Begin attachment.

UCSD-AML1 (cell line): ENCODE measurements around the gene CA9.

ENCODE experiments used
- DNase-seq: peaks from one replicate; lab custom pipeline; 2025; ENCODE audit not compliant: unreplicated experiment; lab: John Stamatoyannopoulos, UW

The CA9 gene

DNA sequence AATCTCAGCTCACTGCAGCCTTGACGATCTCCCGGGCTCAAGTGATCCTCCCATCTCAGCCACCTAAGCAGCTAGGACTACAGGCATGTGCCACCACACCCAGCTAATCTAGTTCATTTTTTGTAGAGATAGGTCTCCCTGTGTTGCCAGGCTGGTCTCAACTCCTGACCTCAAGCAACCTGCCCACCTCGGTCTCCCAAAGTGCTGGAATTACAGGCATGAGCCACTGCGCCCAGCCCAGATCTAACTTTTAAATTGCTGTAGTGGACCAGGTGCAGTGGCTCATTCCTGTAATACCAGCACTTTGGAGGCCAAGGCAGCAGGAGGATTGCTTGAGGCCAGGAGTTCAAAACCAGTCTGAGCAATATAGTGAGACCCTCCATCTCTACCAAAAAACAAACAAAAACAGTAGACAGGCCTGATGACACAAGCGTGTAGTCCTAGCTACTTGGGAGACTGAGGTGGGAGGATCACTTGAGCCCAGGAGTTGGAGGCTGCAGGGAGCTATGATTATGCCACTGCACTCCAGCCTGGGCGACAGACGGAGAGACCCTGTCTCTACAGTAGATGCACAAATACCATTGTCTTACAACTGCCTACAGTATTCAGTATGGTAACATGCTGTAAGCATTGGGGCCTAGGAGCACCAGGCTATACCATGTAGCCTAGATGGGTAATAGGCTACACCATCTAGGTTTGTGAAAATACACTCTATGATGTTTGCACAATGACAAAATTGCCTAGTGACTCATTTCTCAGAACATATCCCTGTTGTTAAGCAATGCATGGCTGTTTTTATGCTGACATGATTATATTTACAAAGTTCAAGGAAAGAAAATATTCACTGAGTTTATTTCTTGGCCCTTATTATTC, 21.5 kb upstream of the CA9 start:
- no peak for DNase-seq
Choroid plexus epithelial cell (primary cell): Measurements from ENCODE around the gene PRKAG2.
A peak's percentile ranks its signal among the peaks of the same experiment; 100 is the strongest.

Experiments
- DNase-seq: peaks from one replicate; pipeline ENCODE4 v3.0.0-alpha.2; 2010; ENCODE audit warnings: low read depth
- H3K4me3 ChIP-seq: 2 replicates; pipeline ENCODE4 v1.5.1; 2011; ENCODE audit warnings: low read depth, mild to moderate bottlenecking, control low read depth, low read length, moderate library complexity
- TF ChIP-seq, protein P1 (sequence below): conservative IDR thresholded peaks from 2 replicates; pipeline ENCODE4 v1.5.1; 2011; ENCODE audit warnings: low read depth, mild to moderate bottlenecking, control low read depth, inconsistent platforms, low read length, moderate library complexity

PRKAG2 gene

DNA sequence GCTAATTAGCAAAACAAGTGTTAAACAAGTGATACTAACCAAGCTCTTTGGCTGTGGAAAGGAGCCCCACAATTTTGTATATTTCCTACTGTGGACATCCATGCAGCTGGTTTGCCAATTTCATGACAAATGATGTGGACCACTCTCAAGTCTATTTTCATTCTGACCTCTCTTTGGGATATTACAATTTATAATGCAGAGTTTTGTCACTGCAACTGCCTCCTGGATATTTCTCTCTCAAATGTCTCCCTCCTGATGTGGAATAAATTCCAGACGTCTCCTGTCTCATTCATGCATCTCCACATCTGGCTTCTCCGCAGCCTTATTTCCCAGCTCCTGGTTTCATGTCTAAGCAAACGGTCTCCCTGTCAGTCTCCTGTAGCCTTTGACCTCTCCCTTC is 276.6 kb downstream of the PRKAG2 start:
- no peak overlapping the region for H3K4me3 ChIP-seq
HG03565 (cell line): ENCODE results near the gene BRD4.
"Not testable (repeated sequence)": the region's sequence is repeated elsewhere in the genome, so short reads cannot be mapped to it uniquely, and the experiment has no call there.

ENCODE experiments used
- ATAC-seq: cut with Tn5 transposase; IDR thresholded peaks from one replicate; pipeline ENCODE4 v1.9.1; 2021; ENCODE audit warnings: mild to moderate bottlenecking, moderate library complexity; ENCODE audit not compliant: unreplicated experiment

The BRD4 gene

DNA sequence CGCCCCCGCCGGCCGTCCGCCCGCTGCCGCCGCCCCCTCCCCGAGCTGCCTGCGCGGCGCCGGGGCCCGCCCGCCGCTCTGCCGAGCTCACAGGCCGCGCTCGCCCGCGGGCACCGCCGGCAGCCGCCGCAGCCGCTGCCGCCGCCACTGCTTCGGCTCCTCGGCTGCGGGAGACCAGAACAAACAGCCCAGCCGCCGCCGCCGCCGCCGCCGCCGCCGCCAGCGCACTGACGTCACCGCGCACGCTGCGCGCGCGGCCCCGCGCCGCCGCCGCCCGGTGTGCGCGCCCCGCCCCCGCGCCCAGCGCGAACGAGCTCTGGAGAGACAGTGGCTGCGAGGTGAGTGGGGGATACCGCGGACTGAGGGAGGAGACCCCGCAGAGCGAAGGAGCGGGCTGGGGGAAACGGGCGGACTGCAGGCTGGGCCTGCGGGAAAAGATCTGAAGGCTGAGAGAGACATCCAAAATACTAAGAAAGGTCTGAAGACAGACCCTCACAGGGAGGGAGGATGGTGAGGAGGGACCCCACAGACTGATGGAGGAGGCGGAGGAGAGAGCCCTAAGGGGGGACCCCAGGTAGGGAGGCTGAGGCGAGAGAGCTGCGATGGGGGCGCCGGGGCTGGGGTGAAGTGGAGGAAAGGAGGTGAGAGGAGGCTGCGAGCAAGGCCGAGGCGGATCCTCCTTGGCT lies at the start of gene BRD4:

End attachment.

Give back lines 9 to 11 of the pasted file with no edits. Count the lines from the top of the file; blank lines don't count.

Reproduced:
Experiments
- DNase-seq: peaks from one replicate; pipeline ENCODE4 v3.0.0-alpha.2; 2010; ENCODE audit warnings: low read depth
- H3K4me3 ChIP-seq: 2 replicates; pipeline ENCODE4 v1.5.1; 2011; ENCODE audit warnings: low read depth, mild to moderate bottlenecking, control low read depth, low read length, moderate library complexity